Curse of the Black Widow (1977)

Curse of the Black Widow (1977)‘Well, you didn’t come in here to eat an octopus.’

A man is killed in the car park of a bar after leaving with a mysterious woman. His girlfriend is suspected as her husband died of the same, unusual injuries several years before. She hires a local private eye to investigate, but he becomes more and more convinced that a supernatural agency is at work and that her family are at the centre of the mystery…

Late 1970s made for television movie that debuted on the ABC network. Producer-Director Dan Curtis had been mining the horror genre on the small screen for some years after initial success for the same network in the 1960’s with the supernatural soap opera that was recently revived as ‘Dark Shadows’ (2012) by Tim Burton and Johnny Depp. Curtis had also offered up probably the best film adaptation of ‘Dr Jekyll and Mr Hyde’ (1968) which was an unlikely triumph for star Jack Palance, and an interesting stab at ‘Dracula’ (1973) with the same actor. But he’s probably best known as the brains behind cult show ‘Kolchak: The Night Stalker’ and the pair of TV movies that introduced that character.

And here it seems highly likely that he was trying to recreate the winning formula of that last show. Instead of Darren McGavin as a rumpled, investigative reporter facing off against dark forces, we get former film star Tony Franciosa as a cock-sure private detective, smirking his way through verbal confrontations with hard- bitten police sergeant Vic Morrow. Of course, the powers that be aren’t too keen on our hero barging his way into their investigation, mainly because there’s been a string of these strange killings and toxicology reports have found large quantities of spider venom in the victims. It all seems to be linked to the wealthy Lockwood family, in particular sisters Donna Mills and Patty Duke Astin.

Curse of the Black Widow (1977)

Her new coloured contact lenses weren’t quite what she’d expected…

Despite the ridiculous premise, this is all played completely straight, which does lend it a certain camp value, even if the drama never becomes remotely gripping. The SFX are predictably laughable, and the so-called ‘twist’ ending couldn’t be any less surprising. Overall, there’s a typical ‘made for television’ feel, with a sense of ‘production line’ entertainment, and a blandness that often afflicted such projects, even those of a weirder nature.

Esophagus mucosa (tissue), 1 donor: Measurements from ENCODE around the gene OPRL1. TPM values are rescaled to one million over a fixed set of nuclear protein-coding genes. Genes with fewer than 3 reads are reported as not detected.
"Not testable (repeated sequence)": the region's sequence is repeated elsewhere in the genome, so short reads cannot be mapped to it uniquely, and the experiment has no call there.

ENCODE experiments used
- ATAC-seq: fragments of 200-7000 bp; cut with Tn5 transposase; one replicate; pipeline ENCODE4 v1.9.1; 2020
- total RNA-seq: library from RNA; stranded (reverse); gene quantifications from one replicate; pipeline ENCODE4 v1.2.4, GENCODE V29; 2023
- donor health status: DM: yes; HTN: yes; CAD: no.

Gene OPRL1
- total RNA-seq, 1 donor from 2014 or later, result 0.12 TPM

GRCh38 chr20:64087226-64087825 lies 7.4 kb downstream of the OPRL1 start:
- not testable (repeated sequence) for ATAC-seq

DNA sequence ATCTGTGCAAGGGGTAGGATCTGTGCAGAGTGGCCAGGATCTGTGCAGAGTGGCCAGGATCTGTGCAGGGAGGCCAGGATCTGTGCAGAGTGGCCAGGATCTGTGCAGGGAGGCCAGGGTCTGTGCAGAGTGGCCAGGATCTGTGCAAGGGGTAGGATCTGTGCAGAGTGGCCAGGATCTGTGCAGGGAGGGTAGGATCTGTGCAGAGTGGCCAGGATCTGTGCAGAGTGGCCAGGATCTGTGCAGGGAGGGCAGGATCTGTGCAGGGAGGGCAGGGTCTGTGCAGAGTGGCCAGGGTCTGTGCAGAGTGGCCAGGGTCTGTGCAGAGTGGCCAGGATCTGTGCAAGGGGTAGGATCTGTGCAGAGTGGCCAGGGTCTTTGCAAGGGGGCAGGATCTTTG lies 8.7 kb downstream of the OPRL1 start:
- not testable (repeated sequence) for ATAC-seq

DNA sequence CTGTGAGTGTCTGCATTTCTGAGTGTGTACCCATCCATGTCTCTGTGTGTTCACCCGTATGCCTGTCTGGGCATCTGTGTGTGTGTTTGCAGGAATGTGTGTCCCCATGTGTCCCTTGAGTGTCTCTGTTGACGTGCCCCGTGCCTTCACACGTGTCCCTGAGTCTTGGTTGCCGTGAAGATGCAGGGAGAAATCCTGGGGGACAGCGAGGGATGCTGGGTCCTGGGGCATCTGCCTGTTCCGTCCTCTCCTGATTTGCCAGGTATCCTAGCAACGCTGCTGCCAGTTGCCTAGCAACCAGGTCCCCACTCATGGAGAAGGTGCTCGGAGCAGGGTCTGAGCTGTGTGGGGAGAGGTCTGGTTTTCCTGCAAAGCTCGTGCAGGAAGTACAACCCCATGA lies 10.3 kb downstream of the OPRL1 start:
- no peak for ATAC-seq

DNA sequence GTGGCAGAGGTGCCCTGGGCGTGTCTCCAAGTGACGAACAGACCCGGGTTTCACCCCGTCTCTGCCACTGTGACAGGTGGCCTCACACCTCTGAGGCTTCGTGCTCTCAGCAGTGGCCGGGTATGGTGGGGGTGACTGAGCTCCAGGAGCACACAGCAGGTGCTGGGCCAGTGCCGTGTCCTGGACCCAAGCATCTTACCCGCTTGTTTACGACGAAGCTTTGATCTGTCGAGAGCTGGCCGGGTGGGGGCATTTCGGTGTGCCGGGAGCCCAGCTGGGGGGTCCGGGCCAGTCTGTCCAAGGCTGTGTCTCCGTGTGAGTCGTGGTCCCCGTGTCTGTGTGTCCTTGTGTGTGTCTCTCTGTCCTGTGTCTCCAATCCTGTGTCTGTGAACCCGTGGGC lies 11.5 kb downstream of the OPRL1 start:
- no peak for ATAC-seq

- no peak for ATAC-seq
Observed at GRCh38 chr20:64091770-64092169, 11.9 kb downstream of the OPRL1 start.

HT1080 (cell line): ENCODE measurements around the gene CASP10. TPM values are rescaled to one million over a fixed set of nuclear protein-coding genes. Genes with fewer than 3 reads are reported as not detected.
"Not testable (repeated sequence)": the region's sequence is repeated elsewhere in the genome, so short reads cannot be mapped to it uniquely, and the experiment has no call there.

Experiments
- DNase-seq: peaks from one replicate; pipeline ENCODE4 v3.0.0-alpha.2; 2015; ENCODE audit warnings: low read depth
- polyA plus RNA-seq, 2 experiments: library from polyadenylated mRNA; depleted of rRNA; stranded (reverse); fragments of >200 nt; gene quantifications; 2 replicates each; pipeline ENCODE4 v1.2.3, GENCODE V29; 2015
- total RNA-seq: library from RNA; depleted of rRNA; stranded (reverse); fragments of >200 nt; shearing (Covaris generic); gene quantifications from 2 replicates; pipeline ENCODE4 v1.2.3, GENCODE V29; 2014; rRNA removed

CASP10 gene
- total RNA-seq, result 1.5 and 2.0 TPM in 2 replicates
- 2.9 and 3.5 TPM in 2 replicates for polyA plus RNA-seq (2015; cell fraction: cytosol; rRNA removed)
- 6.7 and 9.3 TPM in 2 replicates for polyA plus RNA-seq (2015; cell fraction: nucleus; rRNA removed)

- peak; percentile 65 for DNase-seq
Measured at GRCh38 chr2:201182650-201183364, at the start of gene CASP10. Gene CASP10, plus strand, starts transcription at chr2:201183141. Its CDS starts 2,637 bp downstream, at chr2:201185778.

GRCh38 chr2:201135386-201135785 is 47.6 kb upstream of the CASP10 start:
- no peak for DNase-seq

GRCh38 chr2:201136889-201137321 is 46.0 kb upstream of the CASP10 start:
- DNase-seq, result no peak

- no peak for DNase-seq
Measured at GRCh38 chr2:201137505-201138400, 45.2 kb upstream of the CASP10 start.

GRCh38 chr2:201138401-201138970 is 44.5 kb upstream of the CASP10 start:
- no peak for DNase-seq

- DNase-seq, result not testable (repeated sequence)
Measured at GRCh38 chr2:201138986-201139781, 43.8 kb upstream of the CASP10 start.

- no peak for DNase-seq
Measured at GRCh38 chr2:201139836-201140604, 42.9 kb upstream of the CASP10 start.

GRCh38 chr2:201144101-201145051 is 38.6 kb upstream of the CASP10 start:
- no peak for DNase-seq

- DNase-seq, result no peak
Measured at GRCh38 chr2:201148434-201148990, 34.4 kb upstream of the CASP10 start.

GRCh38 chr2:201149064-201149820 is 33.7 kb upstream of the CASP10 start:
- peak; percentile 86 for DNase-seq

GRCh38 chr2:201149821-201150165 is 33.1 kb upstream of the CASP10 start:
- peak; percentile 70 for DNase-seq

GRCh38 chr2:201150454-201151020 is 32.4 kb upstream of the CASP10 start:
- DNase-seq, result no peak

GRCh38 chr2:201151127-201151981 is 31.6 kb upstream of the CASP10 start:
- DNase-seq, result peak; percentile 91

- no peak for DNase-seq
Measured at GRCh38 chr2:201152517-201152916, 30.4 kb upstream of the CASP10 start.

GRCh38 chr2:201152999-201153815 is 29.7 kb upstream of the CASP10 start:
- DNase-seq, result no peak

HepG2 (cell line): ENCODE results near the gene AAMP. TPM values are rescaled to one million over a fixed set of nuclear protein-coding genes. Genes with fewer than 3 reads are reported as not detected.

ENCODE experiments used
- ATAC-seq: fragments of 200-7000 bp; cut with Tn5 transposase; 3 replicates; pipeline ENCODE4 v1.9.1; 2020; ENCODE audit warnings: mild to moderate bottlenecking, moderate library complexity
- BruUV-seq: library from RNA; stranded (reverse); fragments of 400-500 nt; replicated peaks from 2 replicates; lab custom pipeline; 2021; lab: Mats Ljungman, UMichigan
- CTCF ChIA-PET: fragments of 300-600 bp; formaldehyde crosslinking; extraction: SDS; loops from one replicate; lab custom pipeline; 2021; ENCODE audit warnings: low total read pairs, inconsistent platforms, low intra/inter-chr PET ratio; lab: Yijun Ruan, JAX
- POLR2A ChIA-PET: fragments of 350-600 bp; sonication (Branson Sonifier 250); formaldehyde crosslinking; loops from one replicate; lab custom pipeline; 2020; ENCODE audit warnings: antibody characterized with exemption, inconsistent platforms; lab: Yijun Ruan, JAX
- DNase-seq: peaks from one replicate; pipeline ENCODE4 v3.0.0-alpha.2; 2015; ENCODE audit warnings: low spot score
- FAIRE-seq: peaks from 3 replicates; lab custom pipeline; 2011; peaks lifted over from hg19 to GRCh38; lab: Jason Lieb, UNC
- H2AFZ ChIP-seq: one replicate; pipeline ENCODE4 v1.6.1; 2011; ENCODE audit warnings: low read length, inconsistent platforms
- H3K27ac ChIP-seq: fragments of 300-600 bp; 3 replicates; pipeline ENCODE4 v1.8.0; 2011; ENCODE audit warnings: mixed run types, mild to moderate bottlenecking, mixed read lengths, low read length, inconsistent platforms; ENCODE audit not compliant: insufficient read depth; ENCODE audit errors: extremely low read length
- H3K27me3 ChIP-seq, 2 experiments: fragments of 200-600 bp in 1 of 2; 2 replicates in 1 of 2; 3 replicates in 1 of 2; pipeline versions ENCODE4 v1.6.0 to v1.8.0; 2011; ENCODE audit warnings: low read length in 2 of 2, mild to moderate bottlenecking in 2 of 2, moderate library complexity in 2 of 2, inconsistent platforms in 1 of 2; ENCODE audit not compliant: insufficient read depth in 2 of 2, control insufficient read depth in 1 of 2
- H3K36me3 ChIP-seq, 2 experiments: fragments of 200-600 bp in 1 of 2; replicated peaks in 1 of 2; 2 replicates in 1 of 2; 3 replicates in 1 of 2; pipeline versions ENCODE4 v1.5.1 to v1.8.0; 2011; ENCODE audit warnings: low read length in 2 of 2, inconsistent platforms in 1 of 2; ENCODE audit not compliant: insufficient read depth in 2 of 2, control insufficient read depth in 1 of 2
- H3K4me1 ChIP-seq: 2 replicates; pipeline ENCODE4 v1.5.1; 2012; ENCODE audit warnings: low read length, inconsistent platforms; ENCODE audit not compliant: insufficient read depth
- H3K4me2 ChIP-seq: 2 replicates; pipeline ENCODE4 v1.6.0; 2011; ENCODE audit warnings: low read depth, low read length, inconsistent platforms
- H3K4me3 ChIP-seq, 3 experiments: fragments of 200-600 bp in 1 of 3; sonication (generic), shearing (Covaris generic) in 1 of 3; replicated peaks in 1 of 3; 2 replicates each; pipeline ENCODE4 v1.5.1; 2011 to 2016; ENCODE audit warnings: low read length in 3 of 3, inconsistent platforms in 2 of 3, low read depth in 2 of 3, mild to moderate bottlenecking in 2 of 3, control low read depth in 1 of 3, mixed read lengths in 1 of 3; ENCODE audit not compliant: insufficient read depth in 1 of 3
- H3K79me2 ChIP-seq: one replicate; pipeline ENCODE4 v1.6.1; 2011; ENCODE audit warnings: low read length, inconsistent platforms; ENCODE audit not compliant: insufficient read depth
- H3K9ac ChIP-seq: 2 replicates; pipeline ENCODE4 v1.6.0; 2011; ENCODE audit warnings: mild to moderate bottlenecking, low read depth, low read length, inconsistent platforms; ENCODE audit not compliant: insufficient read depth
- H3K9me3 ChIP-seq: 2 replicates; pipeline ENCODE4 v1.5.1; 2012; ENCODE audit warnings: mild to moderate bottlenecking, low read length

What is remarkable, however, is the cast that Curtis managed to assemble for this project. It might have been 20 years since Franciosa starred opposite Paul Newman and Orson Welles in ‘The Long Hot Summer’ (1958) and over a decade since he shared the screen with Frank Sinatra in ‘Assault On A Queen’ (1967), but he was still a ‘name’, even if he was appearing more on TV than the big screen at the time. Similarly, Astin was a household name in the U.S. after her teenage sitcom ‘The Patty Duke Show’ which was a great success in the mid-1960s. Curtis also found supporting roles for ‘Lost In Space’ Mom June Lockhart, comedian Sid Caesar, ex-beefcake star Jeff Corey and, most surprisingly, June Allyson. She’d been a bona fide Hollywood star in the 1940’s and 1950’s playing ‘girl next door’ types in films opposite James Stewart (‘The Glenn Miller Story’ (1950)), Gene Kelly (‘The Three Musketeers’ (1948)) and Humphrey Bogart (‘Battle Circus’ (1953)).